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The Gorilla Position: NXT vs. AEW

In the '90s, WWE became the underdog favorite for a wrestling fan's quick fix, but only after a**-beating that was 83 weeks long from a company on a Turner network, WCW. 30 years later down the road, WWE finds itself in a similar situation, and once again, by a company that broadcasts on a Turner network, and this time it's the "young and hip" AEW.

AEW is owned by Tony Khan, a lifelong wrestling fan, and son of the owner of the Jacksonville Jaguars football team. Needless to say, the family prints money. The Jaguars are in the process of signing Urban Meyer to be their new coach, hold the coveted first pick in next year's draft, and yet we aren't talking football, we are talking pro wrestling. AEW was conceived in January of 2019, and within their first 9 months, secured their upstart company a primetime spot on TNT. The issue? They were going up against WWE's own fan-favorite brand, NXT, which was seen live on Wednesday nights for years not on television, but on WWE's streaming network.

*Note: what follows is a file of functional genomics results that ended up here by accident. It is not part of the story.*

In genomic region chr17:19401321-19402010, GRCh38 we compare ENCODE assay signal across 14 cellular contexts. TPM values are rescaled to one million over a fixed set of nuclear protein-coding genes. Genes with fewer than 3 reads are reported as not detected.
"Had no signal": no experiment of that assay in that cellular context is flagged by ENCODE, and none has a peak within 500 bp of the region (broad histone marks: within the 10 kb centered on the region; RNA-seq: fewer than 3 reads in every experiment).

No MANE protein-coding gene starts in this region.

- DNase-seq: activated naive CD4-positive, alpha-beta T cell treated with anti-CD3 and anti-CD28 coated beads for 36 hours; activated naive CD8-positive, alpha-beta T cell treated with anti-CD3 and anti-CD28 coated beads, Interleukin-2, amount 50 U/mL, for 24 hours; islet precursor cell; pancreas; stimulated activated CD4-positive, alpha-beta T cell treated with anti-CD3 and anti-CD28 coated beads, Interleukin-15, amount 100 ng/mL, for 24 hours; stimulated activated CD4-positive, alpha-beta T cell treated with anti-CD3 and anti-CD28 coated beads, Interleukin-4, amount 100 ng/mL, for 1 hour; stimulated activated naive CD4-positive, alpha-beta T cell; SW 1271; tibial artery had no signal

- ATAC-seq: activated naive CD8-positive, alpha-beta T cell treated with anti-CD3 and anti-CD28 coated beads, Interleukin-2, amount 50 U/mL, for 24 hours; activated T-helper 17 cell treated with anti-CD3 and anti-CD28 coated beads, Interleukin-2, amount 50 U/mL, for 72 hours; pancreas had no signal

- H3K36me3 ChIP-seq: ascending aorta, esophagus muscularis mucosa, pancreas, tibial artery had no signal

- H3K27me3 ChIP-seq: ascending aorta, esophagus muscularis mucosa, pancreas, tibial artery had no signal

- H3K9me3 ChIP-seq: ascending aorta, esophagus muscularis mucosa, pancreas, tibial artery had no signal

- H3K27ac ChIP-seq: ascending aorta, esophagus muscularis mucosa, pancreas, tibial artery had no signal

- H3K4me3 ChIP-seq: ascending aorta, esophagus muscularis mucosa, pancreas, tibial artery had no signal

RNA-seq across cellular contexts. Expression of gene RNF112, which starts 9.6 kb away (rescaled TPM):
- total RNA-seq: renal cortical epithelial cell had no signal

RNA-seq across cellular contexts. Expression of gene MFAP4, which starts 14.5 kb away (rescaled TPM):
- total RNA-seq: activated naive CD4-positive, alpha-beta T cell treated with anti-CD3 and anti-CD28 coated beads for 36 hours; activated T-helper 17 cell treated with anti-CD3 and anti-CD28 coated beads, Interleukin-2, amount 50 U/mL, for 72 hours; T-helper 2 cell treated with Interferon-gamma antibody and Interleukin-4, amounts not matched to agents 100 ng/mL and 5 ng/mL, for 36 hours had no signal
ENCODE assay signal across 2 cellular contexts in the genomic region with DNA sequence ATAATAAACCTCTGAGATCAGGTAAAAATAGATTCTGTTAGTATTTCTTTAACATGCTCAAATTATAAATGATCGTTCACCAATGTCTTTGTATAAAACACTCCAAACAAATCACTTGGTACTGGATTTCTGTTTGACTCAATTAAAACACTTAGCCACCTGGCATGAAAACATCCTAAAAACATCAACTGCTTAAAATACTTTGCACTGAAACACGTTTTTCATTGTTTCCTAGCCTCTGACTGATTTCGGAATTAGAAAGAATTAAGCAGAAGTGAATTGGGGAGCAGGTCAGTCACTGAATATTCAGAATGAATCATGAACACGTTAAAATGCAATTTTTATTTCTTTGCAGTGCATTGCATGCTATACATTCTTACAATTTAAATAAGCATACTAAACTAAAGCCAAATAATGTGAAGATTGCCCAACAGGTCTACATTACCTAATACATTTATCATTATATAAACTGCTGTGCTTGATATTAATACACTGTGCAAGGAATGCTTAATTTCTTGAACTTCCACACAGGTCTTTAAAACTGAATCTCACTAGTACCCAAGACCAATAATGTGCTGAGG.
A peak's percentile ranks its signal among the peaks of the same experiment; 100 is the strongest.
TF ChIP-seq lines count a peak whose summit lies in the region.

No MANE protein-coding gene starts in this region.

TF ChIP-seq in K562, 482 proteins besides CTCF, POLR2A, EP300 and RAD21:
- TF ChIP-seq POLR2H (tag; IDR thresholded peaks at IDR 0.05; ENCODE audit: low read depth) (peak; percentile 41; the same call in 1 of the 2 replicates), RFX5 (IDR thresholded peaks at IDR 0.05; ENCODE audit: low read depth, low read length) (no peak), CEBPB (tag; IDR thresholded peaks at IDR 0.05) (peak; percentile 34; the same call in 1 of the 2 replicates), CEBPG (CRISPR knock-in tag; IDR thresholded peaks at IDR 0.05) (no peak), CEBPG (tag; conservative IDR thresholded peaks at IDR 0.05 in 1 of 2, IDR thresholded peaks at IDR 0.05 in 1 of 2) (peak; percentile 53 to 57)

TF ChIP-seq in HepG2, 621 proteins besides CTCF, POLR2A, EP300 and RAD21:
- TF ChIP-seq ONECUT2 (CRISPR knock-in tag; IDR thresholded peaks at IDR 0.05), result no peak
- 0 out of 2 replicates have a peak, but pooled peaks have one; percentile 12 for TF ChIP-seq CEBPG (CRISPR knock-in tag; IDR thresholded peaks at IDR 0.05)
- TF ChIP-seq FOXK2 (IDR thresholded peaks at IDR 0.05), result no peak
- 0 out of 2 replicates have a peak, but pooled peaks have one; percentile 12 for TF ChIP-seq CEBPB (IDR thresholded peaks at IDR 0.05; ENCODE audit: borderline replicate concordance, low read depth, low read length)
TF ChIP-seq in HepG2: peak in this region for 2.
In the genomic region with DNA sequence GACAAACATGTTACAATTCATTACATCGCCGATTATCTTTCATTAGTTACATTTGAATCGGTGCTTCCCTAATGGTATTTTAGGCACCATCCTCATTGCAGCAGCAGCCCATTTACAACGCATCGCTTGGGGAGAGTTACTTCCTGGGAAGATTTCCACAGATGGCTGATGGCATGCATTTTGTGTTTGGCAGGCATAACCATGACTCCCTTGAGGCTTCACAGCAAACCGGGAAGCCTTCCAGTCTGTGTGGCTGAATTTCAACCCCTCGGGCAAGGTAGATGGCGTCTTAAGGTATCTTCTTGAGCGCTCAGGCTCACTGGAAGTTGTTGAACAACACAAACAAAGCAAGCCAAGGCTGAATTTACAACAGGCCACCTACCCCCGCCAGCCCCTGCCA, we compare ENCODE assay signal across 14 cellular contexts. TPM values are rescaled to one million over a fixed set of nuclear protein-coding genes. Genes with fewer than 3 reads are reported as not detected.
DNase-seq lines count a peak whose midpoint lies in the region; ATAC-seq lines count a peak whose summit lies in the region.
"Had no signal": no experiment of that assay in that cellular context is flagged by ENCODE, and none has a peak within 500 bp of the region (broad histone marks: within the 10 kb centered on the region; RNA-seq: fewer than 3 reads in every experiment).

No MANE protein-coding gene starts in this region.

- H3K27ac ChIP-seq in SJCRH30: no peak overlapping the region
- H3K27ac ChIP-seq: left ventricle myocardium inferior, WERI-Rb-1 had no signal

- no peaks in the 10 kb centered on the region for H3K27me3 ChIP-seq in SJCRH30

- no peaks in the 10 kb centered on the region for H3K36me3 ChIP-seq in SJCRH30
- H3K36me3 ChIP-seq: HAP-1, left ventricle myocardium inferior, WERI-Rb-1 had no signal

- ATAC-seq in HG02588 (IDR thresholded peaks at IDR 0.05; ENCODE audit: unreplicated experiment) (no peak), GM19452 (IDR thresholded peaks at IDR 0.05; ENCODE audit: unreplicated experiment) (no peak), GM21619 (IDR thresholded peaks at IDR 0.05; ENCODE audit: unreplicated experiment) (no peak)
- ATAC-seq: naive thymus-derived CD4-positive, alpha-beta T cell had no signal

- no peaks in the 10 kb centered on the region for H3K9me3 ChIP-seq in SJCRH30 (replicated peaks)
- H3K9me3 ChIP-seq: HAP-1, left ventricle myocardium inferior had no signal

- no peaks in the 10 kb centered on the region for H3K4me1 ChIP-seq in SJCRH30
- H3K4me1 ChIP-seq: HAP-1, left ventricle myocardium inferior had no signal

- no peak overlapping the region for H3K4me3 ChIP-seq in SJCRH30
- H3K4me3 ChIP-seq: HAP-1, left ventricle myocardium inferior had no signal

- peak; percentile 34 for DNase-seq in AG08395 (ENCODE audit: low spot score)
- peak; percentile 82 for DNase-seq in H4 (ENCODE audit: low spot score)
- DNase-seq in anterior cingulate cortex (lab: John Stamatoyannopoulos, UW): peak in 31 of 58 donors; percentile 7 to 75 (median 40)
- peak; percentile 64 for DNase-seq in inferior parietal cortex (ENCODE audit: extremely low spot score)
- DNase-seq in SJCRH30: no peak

Many fans would say that NXT was one of the few reasons to pay for the streaming service. After AEW secured their television deal, WWE went to regular network partner Universal and struck a deal to get NXT broadcasting on The USA Network, opposite of AEW. In the 15 months passing period, both programs have put on a quality product more often than not, and both have really taken the idea of competition to the next level, bringing in big-name celebrities like Shaquille O'Neal, Snoop Dogg, Kevin Smith, Pat McAfee, as well as wrestlers both old and new such as Kevin Owens, Charlotte Flair, and Sting, and others. All the while, the networks have pulled in anywhere from half a million to a million viewers each. WWE, who in 1998 would do anything to draw viewers while WCW would dastardly give away the outcomes of WWE's then taped broadcasts, nothing was off-limits to gain the viewers, has been behind almost the entire time. What has changed? Why are they not "worried" about the upstart and more hip product? WWE still runs their network, with over 1,000,000 paid subscribers, and they get to see the network views of NXT, something they haven't released the numbers on. There is now talk of WWE putting another NXT show on the network, as a way to build new talent, while using the established stars on the USA show. They also already run a program on the network only from their overseas brand, NXT UK, and there's even talk of extending to Mexico, Japan, or India. Congratulations to AEW for having talent that bet on themselves and 'got over,' a wrestling term for becoming popular, and then took underutilized or just plan upset with the way things were talented, and a bunch of "indie kids" becoming the stars of Wednesday. There's no sign of scaring WWE away from the Wednesday window just yet. Just this week, AEW beat NXT with 772,000 to 571,000 live viewers. It's an exciting time to watch Wednesday night wrestling, but let's remember that overnight ratings aren't everything, there are streaming numbers and what they call the +7's, the numbers plus what is watched over the next seven days due to streaming and DVR). A lot of people want to claim that AEW can be watched on the TNT app, as well, which is true, but WWE programs are all available on Hulu, as well, adding more avenues and revenues. WWE offers two ways of watching the show without commercials, so it just isn't the same ballgame anymore, and WWE's recent profit reporting shows they don't have to be worried about the competition today, but that doesn't mean they won't tomorrow.

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